The default answers to these questions are, respectively, those inexperienced folks do (the beneficiaries) and the nation’s largest financial institutions. If so, this would result in the greatest transfer of wealth the world has seen since the Spanish silver armadas. To understand why, imagine that each year you could skim off a few percent of your neighbor’s financial assets. If you were a competent investor, within a very few decades you would become wealthier than him or her. In the very first issue of Efficient Frontier, I laid out the logic of this transfer in a piece entitled "Bequeathing Your Assets to Your Broker." If we are not careful, such a scenario will play out over the entire national financial canvas.

Viewed from the other side of the ledger, toss the following four items into the mix: 3% real returns for stocks, 1% for short-term bonds, a 60/40 portfolio, and 2% to 4% overt and covert expenses from your friendly neighborhood brokerage house or fund company. The result is an after-expenses real return that compares unfavorably to the canned goods in your cellar. Even those of us in the low-expense/multifactor crowd shouldn’t be too snide—if we can get an overall 1% portfolio boost from small and value and cover our expenses with skilled rebalancing, the only path to a small fortune is to start out with one. (Remember that while we’re peddling as fast as we can, real productivity and wages will be increasing by about 2% per year; thus, the best-case scenario is keeping up with the working Joneses, and just barely at that.)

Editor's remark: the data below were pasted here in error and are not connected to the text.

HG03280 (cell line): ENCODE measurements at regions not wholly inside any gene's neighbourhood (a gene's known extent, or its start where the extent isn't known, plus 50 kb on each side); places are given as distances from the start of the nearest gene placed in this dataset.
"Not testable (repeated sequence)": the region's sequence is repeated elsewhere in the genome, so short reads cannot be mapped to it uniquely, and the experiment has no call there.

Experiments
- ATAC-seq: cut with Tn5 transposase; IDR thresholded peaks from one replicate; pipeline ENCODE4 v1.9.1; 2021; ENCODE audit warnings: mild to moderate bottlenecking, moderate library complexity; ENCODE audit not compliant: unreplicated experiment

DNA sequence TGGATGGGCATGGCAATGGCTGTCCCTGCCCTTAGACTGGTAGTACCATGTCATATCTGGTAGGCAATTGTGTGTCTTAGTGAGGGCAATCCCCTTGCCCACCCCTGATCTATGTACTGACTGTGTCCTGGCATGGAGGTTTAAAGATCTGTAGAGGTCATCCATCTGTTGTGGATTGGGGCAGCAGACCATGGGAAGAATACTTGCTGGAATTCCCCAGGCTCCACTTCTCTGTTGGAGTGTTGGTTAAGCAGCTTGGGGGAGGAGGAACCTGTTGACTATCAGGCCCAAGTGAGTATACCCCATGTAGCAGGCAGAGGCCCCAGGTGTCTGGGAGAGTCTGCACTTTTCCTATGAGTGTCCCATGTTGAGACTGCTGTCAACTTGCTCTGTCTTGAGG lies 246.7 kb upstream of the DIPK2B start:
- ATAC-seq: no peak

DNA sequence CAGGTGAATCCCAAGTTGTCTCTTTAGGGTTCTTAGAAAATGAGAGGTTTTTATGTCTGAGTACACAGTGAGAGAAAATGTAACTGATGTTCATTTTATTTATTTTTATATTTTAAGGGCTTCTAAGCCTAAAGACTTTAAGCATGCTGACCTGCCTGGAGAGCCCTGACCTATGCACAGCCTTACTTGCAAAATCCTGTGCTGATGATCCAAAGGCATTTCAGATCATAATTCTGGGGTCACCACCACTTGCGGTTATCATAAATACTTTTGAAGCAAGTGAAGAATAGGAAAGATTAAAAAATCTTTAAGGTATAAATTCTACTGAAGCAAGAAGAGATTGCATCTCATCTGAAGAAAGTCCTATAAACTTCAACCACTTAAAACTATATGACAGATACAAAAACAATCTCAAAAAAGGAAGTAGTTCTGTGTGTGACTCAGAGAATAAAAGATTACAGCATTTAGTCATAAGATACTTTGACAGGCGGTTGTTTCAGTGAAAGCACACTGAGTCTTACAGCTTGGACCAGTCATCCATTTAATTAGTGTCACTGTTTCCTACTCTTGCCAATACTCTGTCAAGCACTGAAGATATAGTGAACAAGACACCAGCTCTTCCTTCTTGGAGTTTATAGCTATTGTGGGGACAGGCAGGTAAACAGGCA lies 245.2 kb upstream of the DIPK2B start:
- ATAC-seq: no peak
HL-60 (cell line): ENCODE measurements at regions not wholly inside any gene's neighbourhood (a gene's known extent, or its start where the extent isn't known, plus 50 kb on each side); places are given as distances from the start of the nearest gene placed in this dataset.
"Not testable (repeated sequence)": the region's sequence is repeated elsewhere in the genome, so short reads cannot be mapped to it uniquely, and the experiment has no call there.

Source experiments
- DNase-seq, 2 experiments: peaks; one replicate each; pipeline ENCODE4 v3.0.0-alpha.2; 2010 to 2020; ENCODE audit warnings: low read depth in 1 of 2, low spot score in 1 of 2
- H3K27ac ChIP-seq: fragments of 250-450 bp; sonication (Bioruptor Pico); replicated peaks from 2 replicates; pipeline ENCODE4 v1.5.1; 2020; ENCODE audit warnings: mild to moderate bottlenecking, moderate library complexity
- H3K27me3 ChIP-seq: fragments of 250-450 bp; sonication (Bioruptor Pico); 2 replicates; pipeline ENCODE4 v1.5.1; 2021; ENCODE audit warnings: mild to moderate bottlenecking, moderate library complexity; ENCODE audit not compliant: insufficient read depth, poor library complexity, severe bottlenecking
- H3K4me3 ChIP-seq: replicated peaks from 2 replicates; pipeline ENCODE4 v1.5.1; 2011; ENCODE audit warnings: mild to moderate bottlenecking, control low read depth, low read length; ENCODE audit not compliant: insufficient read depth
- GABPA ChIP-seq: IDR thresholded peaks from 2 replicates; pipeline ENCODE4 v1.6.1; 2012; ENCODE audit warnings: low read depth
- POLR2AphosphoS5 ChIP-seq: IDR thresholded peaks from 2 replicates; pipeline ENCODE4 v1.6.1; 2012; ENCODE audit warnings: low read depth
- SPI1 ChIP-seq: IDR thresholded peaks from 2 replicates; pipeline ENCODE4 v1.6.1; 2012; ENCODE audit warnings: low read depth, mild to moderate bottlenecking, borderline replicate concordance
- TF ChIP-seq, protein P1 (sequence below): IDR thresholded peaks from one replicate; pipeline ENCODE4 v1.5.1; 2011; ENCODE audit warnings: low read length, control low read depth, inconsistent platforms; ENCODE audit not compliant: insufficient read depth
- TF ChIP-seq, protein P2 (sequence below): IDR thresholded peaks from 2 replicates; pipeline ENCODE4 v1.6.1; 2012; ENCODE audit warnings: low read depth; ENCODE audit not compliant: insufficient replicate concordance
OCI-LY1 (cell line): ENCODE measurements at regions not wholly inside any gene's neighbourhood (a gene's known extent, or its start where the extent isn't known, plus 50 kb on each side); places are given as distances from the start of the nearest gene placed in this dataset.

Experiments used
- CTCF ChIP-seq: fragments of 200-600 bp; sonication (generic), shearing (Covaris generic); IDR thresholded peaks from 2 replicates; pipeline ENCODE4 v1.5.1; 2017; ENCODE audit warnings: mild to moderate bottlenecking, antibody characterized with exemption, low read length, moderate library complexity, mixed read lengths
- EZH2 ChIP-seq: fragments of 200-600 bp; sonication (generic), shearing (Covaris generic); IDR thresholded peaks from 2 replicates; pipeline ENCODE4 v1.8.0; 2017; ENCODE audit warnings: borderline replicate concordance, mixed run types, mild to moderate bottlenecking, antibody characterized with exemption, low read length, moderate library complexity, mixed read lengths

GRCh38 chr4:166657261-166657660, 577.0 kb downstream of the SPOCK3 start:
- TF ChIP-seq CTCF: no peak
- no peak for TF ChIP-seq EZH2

Of course, the country’s wealth would not wind up entirely in the hands of the nation’s brokerages and fund companies. As publicly traded entities, some would be distributed to shareholders in the form of dividends and capital gains, but even more would be wasted on obscene management perks and corporate acquisitions that would make the Time Warner-AOL deal look like a tip at the Olive Garden.

The ensuing damage would be twofold. On the economic playing field, large amounts of the nation’s capital would be suboptimally employed. The social damage would be far greater, as tens of millions of workers faced retirement with systematically looted private accounts. Even if you and I wound up with bulging private coffers from years of low expenses and multifactor exposure, in the end we’d lose most of it bailing out the system’s millions of victims. (Never forget that there will be many more losers than winners, and everyone gets one vote.) Far better to get it right the first time, even if means depriving the greyhounds of wealth and glory.

A grand bargain is called for, which might look something like this: The Left embraces the inevitability of private accounts, in return for which the Right gores the financial-services ox with a uniform and strictly regulated indexed portfolio structure. After retirement, beneficiary assets would then be liquidated for living expenses as well as exchanged in staggered fashion for inflation-indexed fixed annuities, again, under strict government control.

Privatization can work, and one does not need to be a libertarian to realize the empowering nature of individual accounts. But in order to avoid great slaughter, the sheep will have to be separated from the wolves.

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Copyright © 2005, William J. Bernstein. All rights reserved.